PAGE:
I have a history of not wearing faire period costumes to faire--see the cotehardie, 1950s, and Regency fairy, so, not surprisingly, I wanted to wear my Game of Thrones dress. However, I thought of last year's faire and its 90 degree weather, and didn't really want to wear my silk dress. Expecting similar weather, I decided to make a dress in lightweight linen and line it with cotton voile. Predictably, the weather was gorgeous--in the 60s and overcast--and my silk dress would've been fine! Oh well, I'm quite happy to have a new dress!
I wanted a dress that was summery and light, and I think I achieved that. Working on it though, I could only imagine Cersei smirking at its sweetness, and that it was probably a dress best suited to Lollys Stokeworth.
The construction is mostly the same as my first Game of Thrones dress, with the only differences being the neckline is piped, the sleeves are unlined, I didn't cover the armscye seam allowances with the lining, and the center back seam is done with this 18th century stitch. Like my first dress, I made this one entirely by hand.
I'm wearing the same hairpieces I wore with my first dress.
The dress is made of linen from Farmhouse Fabrics, lined with cotton voile from Dharma Trading, and cotton lawn side panels stenciled with Shiva Paintstiks, also from Dharma Trading. The stencil I used is from Amazon. It ties shut with 1/2 inch loosely woven cotton ribbon (I folded it in half to make 1/4 inch tubes) from Angela Ligouri.
I'm wearing it over a sleeveless linen dress from the same pattern that ties in the opposite direction, the Elizabethan lace stockings from Sock Dreams, my Valar Morghulis/Valar Dohaeris garters, and Robert Land Regency boots.
The dress is embroidered with 1 mm Italian wire mesh ribbon from Mimi's Gems, jump rings from Fire Mountain Gems and Mill Hill beads from my local embroidery shop. I sewed the jump rings into place with very fine silk filament thread.
I decided to wear a fox pendant from WC Goods on Etsy after a friend pointed out that the dress was Sweet Briar colors, and as a women's college graduate (Agnes Scott), I decided to take it a step further as a gesture towards Saving Sweet Briar.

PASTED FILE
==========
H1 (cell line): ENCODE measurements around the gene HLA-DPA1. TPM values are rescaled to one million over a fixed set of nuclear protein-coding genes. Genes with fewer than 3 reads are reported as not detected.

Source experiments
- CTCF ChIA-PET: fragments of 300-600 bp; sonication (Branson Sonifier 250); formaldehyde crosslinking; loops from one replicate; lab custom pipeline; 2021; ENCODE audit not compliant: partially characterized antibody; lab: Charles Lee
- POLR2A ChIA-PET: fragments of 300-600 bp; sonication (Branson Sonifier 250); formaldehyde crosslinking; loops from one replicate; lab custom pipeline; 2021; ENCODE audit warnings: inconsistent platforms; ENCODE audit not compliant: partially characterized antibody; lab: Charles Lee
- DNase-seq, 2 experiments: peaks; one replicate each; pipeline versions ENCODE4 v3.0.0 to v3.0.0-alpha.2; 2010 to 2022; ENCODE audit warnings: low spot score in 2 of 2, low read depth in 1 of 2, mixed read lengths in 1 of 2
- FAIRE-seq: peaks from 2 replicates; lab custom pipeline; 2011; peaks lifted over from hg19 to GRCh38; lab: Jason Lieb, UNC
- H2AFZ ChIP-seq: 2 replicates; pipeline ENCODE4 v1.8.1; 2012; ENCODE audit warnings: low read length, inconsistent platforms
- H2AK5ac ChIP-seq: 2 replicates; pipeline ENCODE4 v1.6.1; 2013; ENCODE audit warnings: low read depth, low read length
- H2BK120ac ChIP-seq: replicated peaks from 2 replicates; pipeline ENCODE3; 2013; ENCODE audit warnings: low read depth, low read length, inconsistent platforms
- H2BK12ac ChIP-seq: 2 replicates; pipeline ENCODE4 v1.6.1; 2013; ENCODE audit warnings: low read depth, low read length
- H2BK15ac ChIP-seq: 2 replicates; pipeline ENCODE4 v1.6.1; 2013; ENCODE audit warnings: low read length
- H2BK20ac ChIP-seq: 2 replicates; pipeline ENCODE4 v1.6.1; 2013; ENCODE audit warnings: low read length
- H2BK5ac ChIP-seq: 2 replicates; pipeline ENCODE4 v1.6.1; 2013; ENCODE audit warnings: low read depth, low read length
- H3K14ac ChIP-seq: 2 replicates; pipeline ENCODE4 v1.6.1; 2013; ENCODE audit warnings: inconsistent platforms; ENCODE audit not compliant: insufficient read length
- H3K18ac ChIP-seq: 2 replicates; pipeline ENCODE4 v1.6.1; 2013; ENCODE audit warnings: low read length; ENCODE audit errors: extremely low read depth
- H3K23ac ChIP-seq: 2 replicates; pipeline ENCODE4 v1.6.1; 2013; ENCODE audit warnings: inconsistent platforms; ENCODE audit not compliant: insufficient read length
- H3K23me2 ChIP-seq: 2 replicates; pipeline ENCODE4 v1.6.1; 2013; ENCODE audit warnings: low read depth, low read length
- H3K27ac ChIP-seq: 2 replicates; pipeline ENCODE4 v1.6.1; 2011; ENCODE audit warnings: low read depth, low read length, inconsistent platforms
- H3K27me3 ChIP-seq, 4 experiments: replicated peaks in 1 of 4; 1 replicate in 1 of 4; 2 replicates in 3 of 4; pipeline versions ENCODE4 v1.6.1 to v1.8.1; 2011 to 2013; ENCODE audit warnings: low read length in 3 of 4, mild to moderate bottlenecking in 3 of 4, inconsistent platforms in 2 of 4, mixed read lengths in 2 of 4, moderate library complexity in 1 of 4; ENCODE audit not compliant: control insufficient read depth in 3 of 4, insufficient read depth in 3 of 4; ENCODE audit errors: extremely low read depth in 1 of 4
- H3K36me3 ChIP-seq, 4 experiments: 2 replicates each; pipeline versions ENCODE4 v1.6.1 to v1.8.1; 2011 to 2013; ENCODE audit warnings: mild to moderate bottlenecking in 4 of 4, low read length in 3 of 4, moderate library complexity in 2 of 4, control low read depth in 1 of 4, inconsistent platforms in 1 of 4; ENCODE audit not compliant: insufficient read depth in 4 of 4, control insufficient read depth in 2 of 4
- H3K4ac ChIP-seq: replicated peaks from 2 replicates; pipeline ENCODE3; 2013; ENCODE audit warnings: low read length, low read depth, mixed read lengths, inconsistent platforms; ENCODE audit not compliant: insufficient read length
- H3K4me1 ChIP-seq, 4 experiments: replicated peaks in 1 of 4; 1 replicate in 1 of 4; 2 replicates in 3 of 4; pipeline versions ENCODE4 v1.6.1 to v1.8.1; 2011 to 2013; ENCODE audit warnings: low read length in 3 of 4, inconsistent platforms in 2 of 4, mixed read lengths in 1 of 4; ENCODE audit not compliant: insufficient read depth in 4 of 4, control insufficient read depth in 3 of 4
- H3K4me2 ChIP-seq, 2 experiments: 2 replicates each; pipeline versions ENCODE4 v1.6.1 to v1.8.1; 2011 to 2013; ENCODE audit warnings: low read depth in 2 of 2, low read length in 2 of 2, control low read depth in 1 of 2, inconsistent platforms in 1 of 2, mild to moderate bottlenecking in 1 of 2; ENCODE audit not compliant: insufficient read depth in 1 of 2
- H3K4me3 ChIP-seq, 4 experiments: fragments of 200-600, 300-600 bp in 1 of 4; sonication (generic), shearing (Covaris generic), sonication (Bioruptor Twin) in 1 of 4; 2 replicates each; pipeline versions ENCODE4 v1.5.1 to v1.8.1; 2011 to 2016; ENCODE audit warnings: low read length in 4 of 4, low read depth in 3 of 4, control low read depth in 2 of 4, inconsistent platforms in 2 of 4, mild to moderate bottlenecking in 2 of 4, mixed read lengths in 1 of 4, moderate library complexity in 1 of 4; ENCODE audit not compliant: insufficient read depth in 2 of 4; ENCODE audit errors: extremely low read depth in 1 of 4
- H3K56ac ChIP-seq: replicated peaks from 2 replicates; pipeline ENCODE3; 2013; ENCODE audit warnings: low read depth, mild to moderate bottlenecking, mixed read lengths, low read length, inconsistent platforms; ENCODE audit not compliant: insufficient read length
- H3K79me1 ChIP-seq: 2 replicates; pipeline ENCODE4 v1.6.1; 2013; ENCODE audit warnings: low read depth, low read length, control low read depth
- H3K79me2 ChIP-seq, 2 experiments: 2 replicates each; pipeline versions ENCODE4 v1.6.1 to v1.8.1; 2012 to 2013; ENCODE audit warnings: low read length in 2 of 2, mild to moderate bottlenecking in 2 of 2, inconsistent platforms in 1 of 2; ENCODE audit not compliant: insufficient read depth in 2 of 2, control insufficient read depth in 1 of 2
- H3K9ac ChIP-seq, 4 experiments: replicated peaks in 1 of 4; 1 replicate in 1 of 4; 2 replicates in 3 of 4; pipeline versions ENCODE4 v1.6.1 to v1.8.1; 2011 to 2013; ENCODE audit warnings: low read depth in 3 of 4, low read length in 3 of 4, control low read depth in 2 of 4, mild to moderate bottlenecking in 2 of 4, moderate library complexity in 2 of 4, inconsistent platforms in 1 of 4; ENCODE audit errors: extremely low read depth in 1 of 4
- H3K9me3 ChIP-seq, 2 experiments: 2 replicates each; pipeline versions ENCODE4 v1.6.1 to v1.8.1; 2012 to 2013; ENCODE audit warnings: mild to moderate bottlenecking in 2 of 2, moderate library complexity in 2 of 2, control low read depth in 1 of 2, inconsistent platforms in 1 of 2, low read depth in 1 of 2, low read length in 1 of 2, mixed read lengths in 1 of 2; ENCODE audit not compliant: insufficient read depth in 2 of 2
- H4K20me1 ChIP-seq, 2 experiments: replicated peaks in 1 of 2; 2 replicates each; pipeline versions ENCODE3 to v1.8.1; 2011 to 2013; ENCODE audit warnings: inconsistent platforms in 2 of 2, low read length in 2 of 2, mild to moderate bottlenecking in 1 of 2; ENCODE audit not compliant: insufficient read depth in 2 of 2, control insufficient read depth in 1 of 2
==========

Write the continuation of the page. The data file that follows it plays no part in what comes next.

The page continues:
Though the fox is the sigil of House Florent, I still went with my own House Caron of Nightsong bag, of course!
I decided to make the underdress from the same pattern as a dress without a waist seam is more comfortable in the heat. It's unlined linen from Burnley and Trowbridge and ties with their silk ribbon.
The underdress is mostly the same pattern as the dress. The back is cut as one piece instead of with a center back seam, and the bodice and skirt portions of the side panels are cut as one. The neckline is about an inch lower, and both it and the armscyes are bound with self bias.
The side panel and sleeve trim are both edged with Italian wire mesh. The sleeves have the 1mm, and the skirt panels the 3mm. To trim the sleeves, I stenciled a straight strip of the cotton lawn, folded it down the center, and bound the sleeve edge with it.
To stencil the fabric, I first traced the pattern shape. I then measured where the center bottom, and stenciled from there. I rubbed the paint stick onto it, then rubbed it into the fabric like finger paint. Messy, but successful!
For the embroidery, first I sewed the long vine, then the stems. I used a bodkin to bury the ends of the wire mesh in back. The jump rings are just sewn down in a few places and the bead is sewn with a backstitch.
And with my friends, Loren of the Costumer's Closet and Llyra of Creative Chaos. You can't take us anywhere, apparently!